Mims and Tippet Find Faith In Punks
Another non-fiction tale of sun-kissed west coast kids, Only The Young follows a trio of good-hearted teenage punks meandering their way through high school problems while trying to deal with innate ones that are just too big for their own naïve hands to hold. In a small town in southern California, directors Elizabeth Mims and Jason Tippet found Garrison, Kevin and Skye, a pair of young skaters and their pierced up female counterpart trying to find themselves among the corroding abandoned buildings and fluorescent lit underpasses that make up their neighborhood. Their brief, supremely honest account is one of growing up in a small town with a small clique and a head full of perplexities and the best intentions.
The trio have been friends since the dawning of their teens and have since spent every spare minute sharing their boredom in good company, together. They firmly believe this feeling of inherent camaraderie will last forever, each stating so plainly on several occasions. All three of them devout followers of the Christian faith, their conceived problems are often questions of morality, yet they’ve all had their own adolescent issues to deal with. The list runs from commonplace to tragically current. There are shaky love triangles that dissolve to make room for a new girl. There are questions of faith. There is evidence of self inflicted harm. There are addicts and convicts for parents, and loving grandparent replacements. There are families moving far from the place they’ve always called home and there are homes being taken from the families that have always lived in them. And there are all the general questions that come with a growing body and the responsibilities that come with it.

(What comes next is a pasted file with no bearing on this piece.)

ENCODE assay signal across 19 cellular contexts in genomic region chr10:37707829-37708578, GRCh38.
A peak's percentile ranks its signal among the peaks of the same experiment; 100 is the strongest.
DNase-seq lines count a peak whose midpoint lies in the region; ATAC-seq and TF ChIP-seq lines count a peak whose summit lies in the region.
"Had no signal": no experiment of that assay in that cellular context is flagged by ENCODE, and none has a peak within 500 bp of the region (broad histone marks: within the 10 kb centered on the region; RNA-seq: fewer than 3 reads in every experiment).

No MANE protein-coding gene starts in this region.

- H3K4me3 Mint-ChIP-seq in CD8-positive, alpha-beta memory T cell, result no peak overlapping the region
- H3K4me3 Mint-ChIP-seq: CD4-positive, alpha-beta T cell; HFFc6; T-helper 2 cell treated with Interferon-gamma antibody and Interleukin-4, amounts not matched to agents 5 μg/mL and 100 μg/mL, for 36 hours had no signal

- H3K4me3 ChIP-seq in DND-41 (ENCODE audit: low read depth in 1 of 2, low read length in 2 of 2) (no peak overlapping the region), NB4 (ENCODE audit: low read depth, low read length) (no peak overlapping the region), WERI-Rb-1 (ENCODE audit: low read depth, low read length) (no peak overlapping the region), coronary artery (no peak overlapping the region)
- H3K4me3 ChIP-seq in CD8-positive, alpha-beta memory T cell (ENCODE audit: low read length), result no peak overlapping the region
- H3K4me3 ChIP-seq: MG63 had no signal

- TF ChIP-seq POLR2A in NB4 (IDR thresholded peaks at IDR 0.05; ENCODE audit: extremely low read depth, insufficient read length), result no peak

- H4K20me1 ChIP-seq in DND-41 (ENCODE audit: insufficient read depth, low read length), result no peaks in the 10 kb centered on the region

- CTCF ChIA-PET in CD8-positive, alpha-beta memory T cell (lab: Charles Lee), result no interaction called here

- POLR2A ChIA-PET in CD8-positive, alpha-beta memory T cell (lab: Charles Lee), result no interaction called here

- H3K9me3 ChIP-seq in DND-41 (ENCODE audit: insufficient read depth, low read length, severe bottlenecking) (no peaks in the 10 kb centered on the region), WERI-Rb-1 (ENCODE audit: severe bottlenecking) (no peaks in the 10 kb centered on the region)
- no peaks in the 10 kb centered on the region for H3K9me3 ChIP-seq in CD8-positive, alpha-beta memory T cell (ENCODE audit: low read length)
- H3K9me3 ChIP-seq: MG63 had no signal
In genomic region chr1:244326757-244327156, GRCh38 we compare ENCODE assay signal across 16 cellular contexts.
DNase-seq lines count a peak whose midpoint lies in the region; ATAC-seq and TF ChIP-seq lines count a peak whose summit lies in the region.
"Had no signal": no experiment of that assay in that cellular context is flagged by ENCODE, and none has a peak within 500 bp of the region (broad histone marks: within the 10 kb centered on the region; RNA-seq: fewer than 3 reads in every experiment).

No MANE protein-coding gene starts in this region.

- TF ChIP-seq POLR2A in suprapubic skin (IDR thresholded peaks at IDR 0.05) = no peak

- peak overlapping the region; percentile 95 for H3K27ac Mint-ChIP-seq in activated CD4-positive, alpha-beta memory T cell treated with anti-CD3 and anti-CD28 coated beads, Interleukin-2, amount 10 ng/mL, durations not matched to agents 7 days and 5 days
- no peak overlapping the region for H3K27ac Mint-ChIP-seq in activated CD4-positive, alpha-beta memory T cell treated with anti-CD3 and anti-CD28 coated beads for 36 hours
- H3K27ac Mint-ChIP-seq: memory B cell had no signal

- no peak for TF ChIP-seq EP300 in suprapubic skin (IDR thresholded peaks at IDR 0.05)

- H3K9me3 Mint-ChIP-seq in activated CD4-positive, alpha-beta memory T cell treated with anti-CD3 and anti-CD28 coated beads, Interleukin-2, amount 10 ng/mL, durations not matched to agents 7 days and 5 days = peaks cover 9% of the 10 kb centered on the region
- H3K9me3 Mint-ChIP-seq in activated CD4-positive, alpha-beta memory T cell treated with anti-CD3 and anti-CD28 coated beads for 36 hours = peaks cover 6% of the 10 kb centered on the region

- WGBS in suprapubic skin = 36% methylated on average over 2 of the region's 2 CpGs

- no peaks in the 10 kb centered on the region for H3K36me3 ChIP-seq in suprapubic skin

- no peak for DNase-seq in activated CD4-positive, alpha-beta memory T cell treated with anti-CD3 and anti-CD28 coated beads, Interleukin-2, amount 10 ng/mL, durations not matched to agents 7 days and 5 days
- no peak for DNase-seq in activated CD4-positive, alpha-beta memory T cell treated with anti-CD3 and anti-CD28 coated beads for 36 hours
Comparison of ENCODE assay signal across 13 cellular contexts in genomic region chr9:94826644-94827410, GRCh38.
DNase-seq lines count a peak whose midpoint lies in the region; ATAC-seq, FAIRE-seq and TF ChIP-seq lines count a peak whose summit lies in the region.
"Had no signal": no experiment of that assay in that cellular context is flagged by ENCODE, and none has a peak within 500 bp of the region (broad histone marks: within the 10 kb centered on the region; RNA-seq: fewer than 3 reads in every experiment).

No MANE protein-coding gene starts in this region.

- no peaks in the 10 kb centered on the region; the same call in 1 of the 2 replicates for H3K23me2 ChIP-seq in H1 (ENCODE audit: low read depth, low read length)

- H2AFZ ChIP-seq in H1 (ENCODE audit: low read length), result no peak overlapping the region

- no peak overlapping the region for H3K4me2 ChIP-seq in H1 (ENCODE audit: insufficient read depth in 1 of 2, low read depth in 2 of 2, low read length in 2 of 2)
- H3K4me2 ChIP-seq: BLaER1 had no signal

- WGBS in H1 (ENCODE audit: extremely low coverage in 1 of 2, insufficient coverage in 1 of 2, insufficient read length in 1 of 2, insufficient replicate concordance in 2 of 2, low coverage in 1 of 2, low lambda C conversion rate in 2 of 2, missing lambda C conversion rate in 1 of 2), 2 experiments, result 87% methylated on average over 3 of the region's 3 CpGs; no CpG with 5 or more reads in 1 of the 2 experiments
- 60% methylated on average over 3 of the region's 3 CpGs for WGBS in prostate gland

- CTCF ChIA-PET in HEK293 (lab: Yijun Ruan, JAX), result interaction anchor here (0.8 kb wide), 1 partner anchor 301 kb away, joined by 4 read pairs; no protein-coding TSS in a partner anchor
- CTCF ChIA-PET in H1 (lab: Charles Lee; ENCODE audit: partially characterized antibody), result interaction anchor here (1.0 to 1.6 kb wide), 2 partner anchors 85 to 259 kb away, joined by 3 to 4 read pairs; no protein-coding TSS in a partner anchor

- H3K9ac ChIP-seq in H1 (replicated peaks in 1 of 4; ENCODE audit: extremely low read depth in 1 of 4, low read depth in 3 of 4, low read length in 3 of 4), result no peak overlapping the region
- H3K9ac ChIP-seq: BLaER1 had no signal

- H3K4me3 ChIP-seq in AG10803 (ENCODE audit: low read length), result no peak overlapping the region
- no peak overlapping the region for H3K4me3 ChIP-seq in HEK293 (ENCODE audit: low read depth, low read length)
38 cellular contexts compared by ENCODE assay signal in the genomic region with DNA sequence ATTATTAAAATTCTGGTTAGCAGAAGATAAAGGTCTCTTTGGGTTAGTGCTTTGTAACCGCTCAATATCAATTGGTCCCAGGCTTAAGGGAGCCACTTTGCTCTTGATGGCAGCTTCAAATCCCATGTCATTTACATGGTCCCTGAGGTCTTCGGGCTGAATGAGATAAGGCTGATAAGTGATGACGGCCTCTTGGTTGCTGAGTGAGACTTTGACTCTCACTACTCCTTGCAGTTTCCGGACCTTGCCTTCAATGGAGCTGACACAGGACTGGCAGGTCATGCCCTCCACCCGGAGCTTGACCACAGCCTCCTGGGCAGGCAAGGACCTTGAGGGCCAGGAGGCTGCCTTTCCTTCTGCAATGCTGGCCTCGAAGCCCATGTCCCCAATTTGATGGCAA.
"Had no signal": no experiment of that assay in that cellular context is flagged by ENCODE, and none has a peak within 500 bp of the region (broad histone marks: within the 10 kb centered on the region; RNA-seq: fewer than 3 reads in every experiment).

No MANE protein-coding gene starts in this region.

Mims and Tippet’s film is incredibly naturalistic in its depiction of coming-of-age youth, with their young subjects willing to bear their hearts, admit their mistakes, or act like the silly adolescents that they are without the camera becoming a major distraction or barrier. It seems though, much was indeed planned while constructing shots and sequences. For example, the opening itself, a conversation between Garrison and Skye that sets the stage for the entire film is a pair of shots that seem impossible to shoot at the same time, meaning that one of these exchanges must have been reenacted. Whether this is true or not is but a question of the boundaries of non-fiction filmmaking and the truthfulness that is meant to be conveyed within it. Another film, Alma Har’el’s Bombay Beach, shares not only very similar subject matter in troubled small town kids, but it dabbled in creative liberties within non-fiction as well, staging gorgeously lensed shots and choreographed dance numbers to bookend narrative sequences. Though Only The Young lacks choreography, it certainly seems to have its fair share of orchestrated set pieces that still manage to come through as truthful.
Feeling like an amalgamation of recent documentaries such as Bombay Beach and Tristen Patterson’s Dragonslayer, a film about a SoCal skater taking the wandering path to accepting adulthood, Mims and Tippet’s doc finds its own footing by hinging its trifecta of friendship, faith and change on the authenticity of their baby-faced subjects. Only The Young manages to encapsulate and circumvent all the clichés of teenage romance, the rebellion of punk rock, the influence of religious youth groups, and the results of drug abuse to produce a vision both heartwarming and heartbreaking, a celebration of youthful hope and desire that sincerely accepts the unavoidable adversities of maturity.